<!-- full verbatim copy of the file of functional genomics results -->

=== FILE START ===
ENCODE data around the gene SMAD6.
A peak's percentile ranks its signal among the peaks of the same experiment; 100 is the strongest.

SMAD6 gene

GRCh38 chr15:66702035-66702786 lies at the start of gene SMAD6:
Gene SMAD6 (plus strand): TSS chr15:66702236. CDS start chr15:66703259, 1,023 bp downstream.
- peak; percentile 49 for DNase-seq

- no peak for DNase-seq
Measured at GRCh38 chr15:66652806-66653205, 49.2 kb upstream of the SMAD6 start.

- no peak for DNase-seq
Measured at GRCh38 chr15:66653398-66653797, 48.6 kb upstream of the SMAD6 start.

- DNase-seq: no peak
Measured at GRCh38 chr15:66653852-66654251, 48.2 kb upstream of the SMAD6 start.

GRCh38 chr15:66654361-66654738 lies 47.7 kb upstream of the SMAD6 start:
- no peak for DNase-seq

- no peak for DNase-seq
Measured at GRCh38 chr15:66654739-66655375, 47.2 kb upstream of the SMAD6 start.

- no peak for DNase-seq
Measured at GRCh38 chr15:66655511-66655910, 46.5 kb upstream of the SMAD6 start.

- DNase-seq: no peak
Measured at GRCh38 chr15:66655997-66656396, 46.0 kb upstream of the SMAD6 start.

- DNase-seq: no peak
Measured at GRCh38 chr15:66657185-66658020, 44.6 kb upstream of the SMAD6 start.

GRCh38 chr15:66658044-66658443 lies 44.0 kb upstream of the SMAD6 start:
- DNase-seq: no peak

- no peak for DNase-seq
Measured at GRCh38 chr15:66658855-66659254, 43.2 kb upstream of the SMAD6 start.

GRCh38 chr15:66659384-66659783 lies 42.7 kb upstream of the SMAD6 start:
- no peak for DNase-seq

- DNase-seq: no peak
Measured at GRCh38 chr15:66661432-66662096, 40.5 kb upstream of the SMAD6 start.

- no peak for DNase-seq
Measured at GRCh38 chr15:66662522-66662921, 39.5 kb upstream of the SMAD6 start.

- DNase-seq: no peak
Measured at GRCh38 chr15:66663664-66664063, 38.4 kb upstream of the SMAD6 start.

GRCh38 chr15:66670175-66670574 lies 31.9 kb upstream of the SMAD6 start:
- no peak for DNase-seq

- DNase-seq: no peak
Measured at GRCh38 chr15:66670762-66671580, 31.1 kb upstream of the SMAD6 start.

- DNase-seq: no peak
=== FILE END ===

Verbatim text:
ENCODE data around the gene SMAD6.
A peak's percentile ranks its signal among the peaks of the same experiment; 100 is the strongest.

SMAD6 gene

GRCh38 chr15:66702035-66702786 lies at the start of gene SMAD6:
Gene SMAD6 (plus strand): TSS chr15:66702236. CDS start chr15:66703259, 1,023 bp downstream.
- peak; percentile 49 for DNase-seq

- no peak for DNase-seq
Measured at GRCh38 chr15:66652806-66653205, 49.2 kb upstream of the SMAD6 start.

- no peak for DNase-seq
Measured at GRCh38 chr15:66653398-66653797, 48.6 kb upstream of the SMAD6 start.

- DNase-seq: no peak
Measured at GRCh38 chr15:66653852-66654251, 48.2 kb upstream of the SMAD6 start.

GRCh38 chr15:66654361-66654738 lies 47.7 kb upstream of the SMAD6 start:
- no peak for DNase-seq

- no peak for DNase-seq
Measured at GRCh38 chr15:66654739-66655375, 47.2 kb upstream of the SMAD6 start.

- no peak for DNase-seq
Measured at GRCh38 chr15:66655511-66655910, 46.5 kb upstream of the SMAD6 start.

- DNase-seq: no peak
Measured at GRCh38 chr15:66655997-66656396, 46.0 kb upstream of the SMAD6 start.

- DNase-seq: no peak
Measured at GRCh38 chr15:66657185-66658020, 44.6 kb upstream of the SMAD6 start.

GRCh38 chr15:66658044-66658443 lies 44.0 kb upstream of the SMAD6 start:
- DNase-seq: no peak

- no peak for DNase-seq
Measured at GRCh38 chr15:66658855-66659254, 43.2 kb upstream of the SMAD6 start.

GRCh38 chr15:66659384-66659783 lies 42.7 kb upstream of the SMAD6 start:
- no peak for DNase-seq

- DNase-seq: no peak
Measured at GRCh38 chr15:66661432-66662096, 40.5 kb upstream of the SMAD6 start.

- no peak for DNase-seq
Measured at GRCh38 chr15:66662522-66662921, 39.5 kb upstream of the SMAD6 start.

- DNase-seq: no peak
Measured at GRCh38 chr15:66663664-66664063, 38.4 kb upstream of the SMAD6 start.

GRCh38 chr15:66670175-66670574 lies 31.9 kb upstream of the SMAD6 start:
- no peak for DNase-seq

- DNase-seq: no peak
Measured at GRCh38 chr15:66670762-66671580, 31.1 kb upstream of the SMAD6 start.

- DNase-seq: no peak